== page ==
With Donald Trump taking over as US President from Barack Obama, what legacy does he inherit? How could the change in administration in Washington affect India, directly or indirectly?
Immigration: Trump campaigned on anti-immigration sentiment, but sometimes tried to make an exception for high-skilled immigration, which includes the H-1B visa programme that benefits Indian IT professionals. There is also considerable hostility to H-1Bs in the US Congress, among both Republicans and Democrats. On the other hand, Indian companies and Silicon Valley will continue to lobby in favour of the programme at the current level. We might see a moderate scaling back of high-skilled immigration under Trump.
Investment: Trump’s ‘America First’ economic approach, which has included using social media to call out major US multinationals that were planning on taking manufacturing abroad, will conflict directly with Modi’s ‘Make in India’ campaign. We may see some companies becoming reluctant to move operations overseas, particularly manufacturing. But several multinationals, particularly in services, have already made plans to expand their Indian operations significantly. We can expect this to become a sore point, but not necessarily an unmanageable one.
Defence trade: This is an area that has seen a significant expansion over the past few years. While defence technology transfers may become more difficult, or at least a lower priority with the departure of secretary of defence Ashton Carter, the new administration should have no problem with India buying American arms off the shelf. While potentially useful in some areas, this will complicate India’s quest for defence technological self-sufficiency.
Afghanistan and Pakistan: Afghanistan received surprisingly little attention during Trump’s campaign and his Pakistan policy remains somewhat uncertain. While Trump and his advisors have promised to take a tougher approach to terrorism and have been critical of Pakistan’s double-dealing, the amount of attention and resources they would be willing to devote to the continuing Afghan War is uncertain.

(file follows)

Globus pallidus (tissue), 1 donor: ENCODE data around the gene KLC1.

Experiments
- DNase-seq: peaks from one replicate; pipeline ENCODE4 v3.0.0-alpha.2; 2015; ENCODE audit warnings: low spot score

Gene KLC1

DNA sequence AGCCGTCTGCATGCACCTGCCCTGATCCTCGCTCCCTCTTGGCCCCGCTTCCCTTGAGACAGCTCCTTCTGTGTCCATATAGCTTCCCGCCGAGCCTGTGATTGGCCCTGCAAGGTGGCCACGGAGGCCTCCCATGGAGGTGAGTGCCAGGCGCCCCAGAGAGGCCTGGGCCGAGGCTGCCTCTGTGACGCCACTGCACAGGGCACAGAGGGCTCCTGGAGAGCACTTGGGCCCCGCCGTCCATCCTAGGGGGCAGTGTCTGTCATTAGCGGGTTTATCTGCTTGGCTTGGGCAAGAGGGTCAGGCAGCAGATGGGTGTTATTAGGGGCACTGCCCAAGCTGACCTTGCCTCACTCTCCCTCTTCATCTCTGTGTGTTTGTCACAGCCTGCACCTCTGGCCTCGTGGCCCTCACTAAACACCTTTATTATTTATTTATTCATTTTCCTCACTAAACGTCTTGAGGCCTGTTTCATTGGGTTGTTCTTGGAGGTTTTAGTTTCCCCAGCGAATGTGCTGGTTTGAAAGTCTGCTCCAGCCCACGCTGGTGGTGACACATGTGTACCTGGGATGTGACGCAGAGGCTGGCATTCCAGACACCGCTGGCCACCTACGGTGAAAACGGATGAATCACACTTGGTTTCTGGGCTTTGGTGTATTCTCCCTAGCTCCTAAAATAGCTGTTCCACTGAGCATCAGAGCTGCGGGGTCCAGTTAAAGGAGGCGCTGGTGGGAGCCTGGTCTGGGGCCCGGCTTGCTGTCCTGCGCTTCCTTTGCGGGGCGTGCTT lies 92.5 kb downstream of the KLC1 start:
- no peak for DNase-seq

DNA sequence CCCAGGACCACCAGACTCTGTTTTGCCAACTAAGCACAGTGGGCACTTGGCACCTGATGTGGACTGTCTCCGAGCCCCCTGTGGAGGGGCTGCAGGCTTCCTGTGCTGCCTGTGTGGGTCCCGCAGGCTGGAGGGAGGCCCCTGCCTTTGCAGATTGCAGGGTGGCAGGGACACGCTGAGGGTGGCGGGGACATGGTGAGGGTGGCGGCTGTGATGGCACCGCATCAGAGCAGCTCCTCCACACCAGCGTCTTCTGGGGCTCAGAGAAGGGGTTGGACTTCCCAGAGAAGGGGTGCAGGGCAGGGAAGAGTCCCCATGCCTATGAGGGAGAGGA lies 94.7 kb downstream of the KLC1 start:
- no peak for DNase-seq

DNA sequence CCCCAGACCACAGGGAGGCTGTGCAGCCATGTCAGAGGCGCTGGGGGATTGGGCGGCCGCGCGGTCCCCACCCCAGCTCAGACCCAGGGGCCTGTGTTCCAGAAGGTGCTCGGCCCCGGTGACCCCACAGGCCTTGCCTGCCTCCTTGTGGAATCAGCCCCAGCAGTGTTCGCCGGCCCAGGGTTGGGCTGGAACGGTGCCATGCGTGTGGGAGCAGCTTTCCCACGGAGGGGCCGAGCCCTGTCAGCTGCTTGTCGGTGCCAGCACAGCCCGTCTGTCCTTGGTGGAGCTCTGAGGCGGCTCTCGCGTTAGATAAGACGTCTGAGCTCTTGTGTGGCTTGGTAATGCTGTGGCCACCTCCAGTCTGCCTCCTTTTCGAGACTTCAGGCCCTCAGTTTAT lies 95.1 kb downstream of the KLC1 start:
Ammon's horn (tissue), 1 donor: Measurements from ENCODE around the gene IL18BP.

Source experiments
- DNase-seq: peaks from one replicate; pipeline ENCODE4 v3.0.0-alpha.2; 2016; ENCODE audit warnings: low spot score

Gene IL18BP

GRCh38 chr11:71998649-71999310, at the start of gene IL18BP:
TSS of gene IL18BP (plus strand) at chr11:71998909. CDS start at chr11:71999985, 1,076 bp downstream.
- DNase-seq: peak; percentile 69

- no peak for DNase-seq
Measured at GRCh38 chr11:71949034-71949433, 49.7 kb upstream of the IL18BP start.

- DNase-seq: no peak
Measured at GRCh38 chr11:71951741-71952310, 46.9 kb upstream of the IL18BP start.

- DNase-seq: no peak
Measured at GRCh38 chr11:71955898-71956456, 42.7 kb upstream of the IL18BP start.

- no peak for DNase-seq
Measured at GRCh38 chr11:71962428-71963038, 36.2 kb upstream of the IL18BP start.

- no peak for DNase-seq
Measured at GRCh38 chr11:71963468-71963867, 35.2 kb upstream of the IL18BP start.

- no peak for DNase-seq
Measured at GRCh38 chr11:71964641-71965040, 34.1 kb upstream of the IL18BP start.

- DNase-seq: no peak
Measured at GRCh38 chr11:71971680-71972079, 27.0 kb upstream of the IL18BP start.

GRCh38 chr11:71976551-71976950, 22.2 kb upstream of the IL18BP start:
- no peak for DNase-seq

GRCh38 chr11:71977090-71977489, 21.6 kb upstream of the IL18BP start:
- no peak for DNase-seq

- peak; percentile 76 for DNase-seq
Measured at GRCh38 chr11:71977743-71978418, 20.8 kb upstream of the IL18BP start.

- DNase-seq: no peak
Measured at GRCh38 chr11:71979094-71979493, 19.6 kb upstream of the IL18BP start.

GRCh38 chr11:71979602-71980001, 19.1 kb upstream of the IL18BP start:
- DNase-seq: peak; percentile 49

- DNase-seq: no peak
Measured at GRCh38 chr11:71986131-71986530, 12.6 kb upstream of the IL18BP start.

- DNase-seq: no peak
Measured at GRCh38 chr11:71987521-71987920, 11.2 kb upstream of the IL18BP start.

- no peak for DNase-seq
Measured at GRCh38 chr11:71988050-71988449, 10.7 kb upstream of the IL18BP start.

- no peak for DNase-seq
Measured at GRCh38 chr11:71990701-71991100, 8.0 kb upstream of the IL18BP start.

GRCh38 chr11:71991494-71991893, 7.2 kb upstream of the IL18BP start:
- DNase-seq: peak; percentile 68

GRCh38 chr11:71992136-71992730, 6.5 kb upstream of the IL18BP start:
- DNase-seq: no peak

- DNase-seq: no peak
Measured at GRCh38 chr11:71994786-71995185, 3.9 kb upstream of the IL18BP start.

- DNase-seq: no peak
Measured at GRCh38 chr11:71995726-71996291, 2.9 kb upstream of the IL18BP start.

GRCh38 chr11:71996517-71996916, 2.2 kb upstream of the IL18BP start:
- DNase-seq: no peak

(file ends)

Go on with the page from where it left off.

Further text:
China: Trump has promised a more confrontational diplomatic and military approach to China, while scaling back economic involvement in the region, including the Trans-Pacific Partnership that excluded both China and India. These steps will not be wholly unwelcome in New Delhi, but an unmanageable military or economic conflict between Beijing and Washington would benefit no one, and certainly not India.
The Indian Ocean: The Indian Ocean is becoming more contested, and while the US does have a permanent presence, there remain opportunities for India to play a bigger role. If India is able to sell itself as a country willing to share the burden of maritime security, that should resonate well with the new White House, just as it did with the old one.
Iran: The Iran nuclear agreement was one of Obama’s biggest breakthroughs, and one New Delhi welcomed. It enabled the lifting of international sanctions against Tehran, allowing India to access Iran’s energy resources and resume its investments in the Chabahar port project.
While Trump has spoken of walking back on the Iran deal, it is unlikely to make much of a difference for India. Other actors—notably Europe—will probably not follow suit in imposing sanctions on Iran if Tehran has not violated the deal. This would alleviate pressure on India to follow suit.
Climate Change: In contrast with the Obama administration, climate change is unlikely to be a high American priority under Trump. But a decrease in government-to-government cooperation does not necessarily prevent India from securing cooperation and technology transfers from the US private sector on renewables.
Terrorism: Trump has talked tough on terror. One of the biggest developments in India-US relations since the 2008 Mumbai attacks has been deeper counter-terrorism cooperation. We can expect this to continue, and intensify.
Global governance: Multilateral affairs and changes to global governance, whether at the UN or non-proliferation regimes, are unlikely to be high priorities under Trump. India had a window of opportunity to gain membership to the Nuclear Suppliers Group at the tail end of the Obama years, but it will now have to wait a few years more.
This article first appeared in the Mint, on 20 January 2017. Like other products of the Brookings Institution India Center, this article is intended to contribute to discussion and stimulate debate on important issues. The views are of the author(s). Brookings India does not have any institutional views.
Rather than serving as a unifying diplomatic exercise to highlight Iran’s troubling regional activities, the [Warsaw] summit primarily highlighted America’s diplomatic isolation from its European allies.